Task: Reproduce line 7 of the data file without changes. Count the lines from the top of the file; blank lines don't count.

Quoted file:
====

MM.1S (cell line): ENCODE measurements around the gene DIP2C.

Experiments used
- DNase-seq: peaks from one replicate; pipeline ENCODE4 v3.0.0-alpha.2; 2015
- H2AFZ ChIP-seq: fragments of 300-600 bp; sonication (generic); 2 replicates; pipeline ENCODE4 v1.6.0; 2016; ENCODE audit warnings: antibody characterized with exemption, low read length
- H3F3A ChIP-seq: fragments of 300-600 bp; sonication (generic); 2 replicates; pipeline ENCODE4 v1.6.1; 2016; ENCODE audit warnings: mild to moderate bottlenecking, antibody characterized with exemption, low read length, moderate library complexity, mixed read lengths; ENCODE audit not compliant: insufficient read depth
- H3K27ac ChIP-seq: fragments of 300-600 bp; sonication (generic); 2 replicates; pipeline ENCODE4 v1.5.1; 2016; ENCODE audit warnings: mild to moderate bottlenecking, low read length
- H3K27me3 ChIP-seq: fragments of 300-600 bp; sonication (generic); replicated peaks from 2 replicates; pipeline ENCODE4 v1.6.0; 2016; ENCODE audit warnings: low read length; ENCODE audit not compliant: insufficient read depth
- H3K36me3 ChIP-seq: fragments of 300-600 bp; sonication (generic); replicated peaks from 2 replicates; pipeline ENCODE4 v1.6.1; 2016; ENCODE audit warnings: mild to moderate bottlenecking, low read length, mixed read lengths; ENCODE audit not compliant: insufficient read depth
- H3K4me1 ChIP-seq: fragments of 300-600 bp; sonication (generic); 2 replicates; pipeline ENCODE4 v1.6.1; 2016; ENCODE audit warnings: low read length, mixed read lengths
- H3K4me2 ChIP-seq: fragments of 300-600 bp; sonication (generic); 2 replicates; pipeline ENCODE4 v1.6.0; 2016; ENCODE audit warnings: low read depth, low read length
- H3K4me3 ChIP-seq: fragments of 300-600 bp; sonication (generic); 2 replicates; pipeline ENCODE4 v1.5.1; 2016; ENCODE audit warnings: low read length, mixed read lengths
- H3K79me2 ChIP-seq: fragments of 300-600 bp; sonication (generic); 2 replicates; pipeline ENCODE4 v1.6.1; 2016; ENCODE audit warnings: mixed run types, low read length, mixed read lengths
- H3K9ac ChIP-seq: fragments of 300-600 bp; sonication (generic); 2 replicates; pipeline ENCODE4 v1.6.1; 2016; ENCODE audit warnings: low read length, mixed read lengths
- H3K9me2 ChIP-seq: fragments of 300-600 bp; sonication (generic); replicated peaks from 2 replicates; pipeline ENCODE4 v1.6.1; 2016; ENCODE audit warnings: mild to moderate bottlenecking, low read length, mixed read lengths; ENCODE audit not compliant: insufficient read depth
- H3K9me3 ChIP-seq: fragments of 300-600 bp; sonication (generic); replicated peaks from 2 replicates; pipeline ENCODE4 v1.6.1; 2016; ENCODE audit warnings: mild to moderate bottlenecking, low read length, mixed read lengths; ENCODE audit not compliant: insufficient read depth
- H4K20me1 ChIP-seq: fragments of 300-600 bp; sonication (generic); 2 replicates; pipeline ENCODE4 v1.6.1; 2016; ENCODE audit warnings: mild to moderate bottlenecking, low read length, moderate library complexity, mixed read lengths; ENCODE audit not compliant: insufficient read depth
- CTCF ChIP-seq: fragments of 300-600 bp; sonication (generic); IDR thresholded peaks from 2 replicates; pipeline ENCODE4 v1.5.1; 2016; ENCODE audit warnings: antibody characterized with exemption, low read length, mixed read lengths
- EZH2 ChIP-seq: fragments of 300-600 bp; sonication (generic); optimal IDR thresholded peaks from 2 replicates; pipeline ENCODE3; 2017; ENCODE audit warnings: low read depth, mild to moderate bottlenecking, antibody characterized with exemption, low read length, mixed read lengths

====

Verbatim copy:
- H3K27me3 ChIP-seq: fragments of 300-600 bp; sonication (generic); replicated peaks from 2 replicates; pipeline ENCODE4 v1.6.0; 2016; ENCODE audit warnings: low read length; ENCODE audit not compliant: insufficient read depth